Kickboxer 4: The Aggressor

 •  ,  •   • Dir.

Reviewed by   |  May 25, 2020

After being framed for murder by Tong Po, David Sloane (Sasha Mitchell) has spent the last two years in prison. Meanwhile, Po has become a powerful drug lord and has taken Sloane’s wife, Vicky captive as his personal sex slave. Luckily for David, the government are equally frustrated with Po’s activities and they approach him with a deal: infiltrate a martial arts tournament being held at Po’s private compound in exchange for his freedom. The winner of said tournament will earn themselves a one-on-one match with the host, a clause that instantly makes David accept the opportunity. Now he’ll have to give up his identity and risk everything he has if he is to have any hope of bringing Vicky home alive.

‘Kickboxer 4’ opens with a series of flashbacks and a monologue that are intended to bring the audience up to speed. All good and well you may think, except that several of the most recent happenings in the story are… well, completely new. We listen in as David recounts a number of rather significant occurrences in his life, all of which have clearly been inserted as an excuse for our kickboxing superhero’s latest quest to rescue the woman he loves (or so we’re told, as we’ve never met her before). From this point on, we have to suffer through several scenes of Mitchell’s undercover “acting” before the film eventually settles into its intended tournament setting. Unfortunately though, none of this makes for a particularly entertaining hour and a half as it’s really just David stomping around looking mean and moody while various other pointless side characters pop up to help or hinder him. In fact, the only real entertainment comes from Tong Po, now played by Kamel Krifa, but that’s simply because his performance and make-up effects are so laughably bad.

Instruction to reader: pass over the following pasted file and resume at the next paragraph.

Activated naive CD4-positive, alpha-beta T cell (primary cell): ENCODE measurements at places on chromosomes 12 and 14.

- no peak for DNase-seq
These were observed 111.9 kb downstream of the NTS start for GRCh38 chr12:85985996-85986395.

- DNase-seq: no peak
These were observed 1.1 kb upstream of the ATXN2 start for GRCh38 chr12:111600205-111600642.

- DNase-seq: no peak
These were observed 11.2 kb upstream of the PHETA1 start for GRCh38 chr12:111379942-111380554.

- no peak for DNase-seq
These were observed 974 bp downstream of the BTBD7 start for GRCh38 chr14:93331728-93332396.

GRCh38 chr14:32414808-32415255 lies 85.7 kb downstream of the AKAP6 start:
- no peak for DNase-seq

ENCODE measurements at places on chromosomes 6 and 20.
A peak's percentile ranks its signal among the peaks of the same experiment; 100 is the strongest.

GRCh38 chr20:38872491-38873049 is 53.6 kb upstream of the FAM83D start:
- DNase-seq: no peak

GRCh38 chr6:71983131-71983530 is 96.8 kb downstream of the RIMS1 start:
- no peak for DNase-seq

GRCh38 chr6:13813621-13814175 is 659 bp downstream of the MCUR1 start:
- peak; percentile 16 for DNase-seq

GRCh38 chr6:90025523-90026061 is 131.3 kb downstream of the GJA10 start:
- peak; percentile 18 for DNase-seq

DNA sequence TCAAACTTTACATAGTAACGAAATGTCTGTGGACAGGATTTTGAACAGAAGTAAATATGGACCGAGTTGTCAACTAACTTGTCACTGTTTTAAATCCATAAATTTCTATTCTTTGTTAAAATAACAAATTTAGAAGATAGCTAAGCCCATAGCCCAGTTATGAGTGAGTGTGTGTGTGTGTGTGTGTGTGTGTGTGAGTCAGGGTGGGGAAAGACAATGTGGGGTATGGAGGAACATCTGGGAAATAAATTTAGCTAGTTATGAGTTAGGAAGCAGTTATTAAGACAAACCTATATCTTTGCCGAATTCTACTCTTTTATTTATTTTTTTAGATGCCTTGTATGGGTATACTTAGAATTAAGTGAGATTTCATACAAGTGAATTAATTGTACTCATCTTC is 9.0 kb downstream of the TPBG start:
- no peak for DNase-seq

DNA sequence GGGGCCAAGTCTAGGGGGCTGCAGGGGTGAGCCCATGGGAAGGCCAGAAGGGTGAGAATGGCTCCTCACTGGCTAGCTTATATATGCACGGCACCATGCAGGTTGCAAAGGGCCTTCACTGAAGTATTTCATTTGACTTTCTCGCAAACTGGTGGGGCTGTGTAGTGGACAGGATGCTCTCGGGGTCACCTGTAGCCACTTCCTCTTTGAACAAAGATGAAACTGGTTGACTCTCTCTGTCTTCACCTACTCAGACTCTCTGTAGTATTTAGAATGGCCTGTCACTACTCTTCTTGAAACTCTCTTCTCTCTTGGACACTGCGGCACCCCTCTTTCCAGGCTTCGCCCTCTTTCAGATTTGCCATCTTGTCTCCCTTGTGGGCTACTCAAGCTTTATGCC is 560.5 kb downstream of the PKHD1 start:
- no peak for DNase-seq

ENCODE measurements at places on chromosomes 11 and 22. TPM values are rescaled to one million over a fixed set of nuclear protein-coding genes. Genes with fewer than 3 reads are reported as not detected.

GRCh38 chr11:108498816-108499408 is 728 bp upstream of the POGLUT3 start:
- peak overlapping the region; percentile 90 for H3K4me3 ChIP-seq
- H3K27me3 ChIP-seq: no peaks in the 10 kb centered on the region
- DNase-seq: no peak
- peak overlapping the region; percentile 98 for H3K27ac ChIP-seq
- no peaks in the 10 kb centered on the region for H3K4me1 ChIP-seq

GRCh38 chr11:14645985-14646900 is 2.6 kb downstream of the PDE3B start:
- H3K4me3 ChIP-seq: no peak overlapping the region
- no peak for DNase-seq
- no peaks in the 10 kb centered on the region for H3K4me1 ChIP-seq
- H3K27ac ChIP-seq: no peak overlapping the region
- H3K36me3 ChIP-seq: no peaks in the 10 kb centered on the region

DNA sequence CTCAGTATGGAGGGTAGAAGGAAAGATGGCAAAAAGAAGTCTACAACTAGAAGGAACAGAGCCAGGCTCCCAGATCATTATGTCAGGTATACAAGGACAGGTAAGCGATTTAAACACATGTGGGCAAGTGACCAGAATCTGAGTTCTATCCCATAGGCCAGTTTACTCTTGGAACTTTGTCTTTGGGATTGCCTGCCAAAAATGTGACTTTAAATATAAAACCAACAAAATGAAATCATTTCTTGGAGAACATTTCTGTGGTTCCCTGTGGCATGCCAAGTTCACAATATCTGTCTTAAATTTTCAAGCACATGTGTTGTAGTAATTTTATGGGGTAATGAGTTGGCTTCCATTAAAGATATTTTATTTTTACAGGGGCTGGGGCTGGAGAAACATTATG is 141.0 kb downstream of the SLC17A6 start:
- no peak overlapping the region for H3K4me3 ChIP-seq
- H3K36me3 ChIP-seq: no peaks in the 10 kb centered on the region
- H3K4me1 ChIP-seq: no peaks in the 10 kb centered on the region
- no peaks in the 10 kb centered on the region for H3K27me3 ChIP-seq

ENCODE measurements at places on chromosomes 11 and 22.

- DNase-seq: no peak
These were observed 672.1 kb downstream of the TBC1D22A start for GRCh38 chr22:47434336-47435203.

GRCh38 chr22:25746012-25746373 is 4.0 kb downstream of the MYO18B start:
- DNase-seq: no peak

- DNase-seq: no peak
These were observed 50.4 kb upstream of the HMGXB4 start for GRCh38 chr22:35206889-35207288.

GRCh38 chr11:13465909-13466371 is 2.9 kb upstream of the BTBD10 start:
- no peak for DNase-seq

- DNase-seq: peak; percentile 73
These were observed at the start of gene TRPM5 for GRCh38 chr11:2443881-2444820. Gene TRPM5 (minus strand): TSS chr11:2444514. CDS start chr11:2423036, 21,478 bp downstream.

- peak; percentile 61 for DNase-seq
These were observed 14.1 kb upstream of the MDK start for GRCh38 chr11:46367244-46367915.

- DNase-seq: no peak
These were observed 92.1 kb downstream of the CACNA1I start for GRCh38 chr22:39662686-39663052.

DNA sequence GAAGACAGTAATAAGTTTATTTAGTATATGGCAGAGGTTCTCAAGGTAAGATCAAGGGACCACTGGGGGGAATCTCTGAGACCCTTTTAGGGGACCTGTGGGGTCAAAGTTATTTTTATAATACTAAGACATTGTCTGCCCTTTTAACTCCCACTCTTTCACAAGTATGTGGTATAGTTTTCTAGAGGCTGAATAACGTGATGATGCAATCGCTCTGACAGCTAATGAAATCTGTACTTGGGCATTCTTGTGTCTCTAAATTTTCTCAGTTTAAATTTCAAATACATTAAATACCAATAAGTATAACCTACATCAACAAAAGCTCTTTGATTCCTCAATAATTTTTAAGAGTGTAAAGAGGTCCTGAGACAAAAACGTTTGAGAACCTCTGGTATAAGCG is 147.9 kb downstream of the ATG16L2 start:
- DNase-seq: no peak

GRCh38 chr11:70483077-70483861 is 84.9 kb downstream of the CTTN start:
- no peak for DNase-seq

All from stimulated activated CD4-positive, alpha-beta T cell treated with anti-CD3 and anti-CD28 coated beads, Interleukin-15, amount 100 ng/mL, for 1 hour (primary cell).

As it is effectively a tournament movie, you would at least expect to see some solid fight sequences in ‘Kickboxer 4’. Sadly, that really isn’t the case. While some of the actors do display a degree of competency in various martial arts, the choreography itself is just far too dull to really make an impact. Each bout seems to follow exactly the same format; the competitors bow to each other in an overly complex way, one or two blows are thrown and then someone passes out. Unsurprisingly this isn’t very fun to watch and the fact that we have to sit through each fight in their entirety only makes matters worse. As for the all-important final bout, you can’t help but feel that the outcome is inevitable. Tong Po is no longer the invincible opponent we once knew and even though he has already killed multiple others, he seems strangely content with facing off against David in an honourable battle.

‘Kickboxer 4’ feels like an homage to some of Van Damme’s earliest hits (specifically ‘Bloodsport’ with a sprinkling of ‘Lionheart’ and ‘Kickboxer’) but it fails to make the most of its action opportunities. Much like Mitchell’s other entries into the franchise, it just feels like a lazily constructed and unnecessary sequel that doesn’t even know how to put together a solid fight scene.

Phil Mills
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